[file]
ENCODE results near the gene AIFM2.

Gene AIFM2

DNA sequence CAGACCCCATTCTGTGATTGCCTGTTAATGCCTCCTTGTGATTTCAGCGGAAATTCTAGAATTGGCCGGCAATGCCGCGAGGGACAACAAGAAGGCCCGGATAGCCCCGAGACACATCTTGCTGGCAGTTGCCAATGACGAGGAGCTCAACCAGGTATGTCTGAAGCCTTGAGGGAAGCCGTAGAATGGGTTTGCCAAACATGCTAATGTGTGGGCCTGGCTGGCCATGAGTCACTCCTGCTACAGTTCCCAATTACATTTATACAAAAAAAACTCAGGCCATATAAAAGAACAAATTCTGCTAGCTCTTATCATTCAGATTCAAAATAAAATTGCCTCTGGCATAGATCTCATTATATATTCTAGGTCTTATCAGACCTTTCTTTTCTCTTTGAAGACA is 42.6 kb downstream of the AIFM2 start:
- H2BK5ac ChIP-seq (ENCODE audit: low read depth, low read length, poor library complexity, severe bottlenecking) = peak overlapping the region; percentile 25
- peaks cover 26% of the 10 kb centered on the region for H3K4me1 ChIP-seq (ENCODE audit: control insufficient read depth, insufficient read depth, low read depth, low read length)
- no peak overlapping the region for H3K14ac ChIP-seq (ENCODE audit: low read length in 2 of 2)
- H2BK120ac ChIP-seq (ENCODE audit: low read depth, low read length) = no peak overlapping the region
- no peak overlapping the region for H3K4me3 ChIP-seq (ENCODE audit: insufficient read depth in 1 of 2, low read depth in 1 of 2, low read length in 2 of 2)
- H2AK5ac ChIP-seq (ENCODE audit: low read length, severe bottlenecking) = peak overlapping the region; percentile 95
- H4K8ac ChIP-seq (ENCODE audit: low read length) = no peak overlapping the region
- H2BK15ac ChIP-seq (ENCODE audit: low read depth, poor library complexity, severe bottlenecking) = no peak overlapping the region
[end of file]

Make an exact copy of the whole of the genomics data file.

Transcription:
ENCODE results near the gene AIFM2.

Gene AIFM2

DNA sequence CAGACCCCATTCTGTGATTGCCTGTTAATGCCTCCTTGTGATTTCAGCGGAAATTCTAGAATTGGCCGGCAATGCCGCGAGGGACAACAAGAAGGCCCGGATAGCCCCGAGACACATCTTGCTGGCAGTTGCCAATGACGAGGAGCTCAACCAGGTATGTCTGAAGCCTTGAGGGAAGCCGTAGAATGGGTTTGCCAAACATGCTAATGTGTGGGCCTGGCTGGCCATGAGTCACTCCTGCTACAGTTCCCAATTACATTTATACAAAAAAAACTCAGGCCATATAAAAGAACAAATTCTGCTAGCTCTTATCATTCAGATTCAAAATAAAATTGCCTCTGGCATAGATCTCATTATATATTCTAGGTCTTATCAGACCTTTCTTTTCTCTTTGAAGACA is 42.6 kb downstream of the AIFM2 start:
- H2BK5ac ChIP-seq (ENCODE audit: low read depth, low read length, poor library complexity, severe bottlenecking) = peak overlapping the region; percentile 25
- peaks cover 26% of the 10 kb centered on the region for H3K4me1 ChIP-seq (ENCODE audit: control insufficient read depth, insufficient read depth, low read depth, low read length)
- no peak overlapping the region for H3K14ac ChIP-seq (ENCODE audit: low read length in 2 of 2)
- H2BK120ac ChIP-seq (ENCODE audit: low read depth, low read length) = no peak overlapping the region
- no peak overlapping the region for H3K4me3 ChIP-seq (ENCODE audit: insufficient read depth in 1 of 2, low read depth in 1 of 2, low read length in 2 of 2)
- H2AK5ac ChIP-seq (ENCODE audit: low read length, severe bottlenecking) = peak overlapping the region; percentile 95
- H4K8ac ChIP-seq (ENCODE audit: low read length) = no peak overlapping the region
- H2BK15ac ChIP-seq (ENCODE audit: low read depth, poor library complexity, severe bottlenecking) = no peak overlapping the region